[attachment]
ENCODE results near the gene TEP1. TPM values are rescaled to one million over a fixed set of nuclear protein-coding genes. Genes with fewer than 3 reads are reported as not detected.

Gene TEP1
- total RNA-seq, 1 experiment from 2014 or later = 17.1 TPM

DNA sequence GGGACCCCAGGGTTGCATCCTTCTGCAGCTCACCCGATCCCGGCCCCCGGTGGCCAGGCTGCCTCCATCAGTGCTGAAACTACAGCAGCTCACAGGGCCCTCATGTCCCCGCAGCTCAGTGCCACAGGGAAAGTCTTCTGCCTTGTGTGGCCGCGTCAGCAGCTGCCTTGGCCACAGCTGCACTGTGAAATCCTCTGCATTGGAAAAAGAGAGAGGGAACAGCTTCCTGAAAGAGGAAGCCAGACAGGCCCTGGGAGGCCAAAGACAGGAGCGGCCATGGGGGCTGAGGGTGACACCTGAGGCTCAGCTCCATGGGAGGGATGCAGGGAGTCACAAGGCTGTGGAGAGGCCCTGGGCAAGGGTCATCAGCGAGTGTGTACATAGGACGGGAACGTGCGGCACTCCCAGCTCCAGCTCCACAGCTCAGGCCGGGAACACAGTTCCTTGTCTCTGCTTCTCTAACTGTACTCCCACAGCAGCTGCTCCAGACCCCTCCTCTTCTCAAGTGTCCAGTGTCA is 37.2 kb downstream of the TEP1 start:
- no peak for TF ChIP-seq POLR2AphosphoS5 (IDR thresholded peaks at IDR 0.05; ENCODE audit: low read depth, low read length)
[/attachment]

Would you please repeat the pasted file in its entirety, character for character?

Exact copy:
ENCODE results near the gene TEP1. TPM values are rescaled to one million over a fixed set of nuclear protein-coding genes. Genes with fewer than 3 reads are reported as not detected.

Gene TEP1
- total RNA-seq, 1 experiment from 2014 or later = 17.1 TPM

DNA sequence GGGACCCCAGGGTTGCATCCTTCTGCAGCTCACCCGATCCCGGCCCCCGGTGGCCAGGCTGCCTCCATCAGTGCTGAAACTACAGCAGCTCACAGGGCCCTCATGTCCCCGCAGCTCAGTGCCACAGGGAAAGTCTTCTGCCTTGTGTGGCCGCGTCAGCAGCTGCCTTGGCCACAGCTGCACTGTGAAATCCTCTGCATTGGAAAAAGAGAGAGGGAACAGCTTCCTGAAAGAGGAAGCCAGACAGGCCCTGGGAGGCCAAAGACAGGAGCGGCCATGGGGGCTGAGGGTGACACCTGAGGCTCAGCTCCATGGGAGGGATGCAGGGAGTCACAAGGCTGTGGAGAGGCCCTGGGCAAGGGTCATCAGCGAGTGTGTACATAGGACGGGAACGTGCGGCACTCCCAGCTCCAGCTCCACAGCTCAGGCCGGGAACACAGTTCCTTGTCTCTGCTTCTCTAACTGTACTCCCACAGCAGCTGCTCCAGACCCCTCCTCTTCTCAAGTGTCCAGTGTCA is 37.2 kb downstream of the TEP1 start:
- no peak for TF ChIP-seq POLR2AphosphoS5 (IDR thresholded peaks at IDR 0.05; ENCODE audit: low read depth, low read length)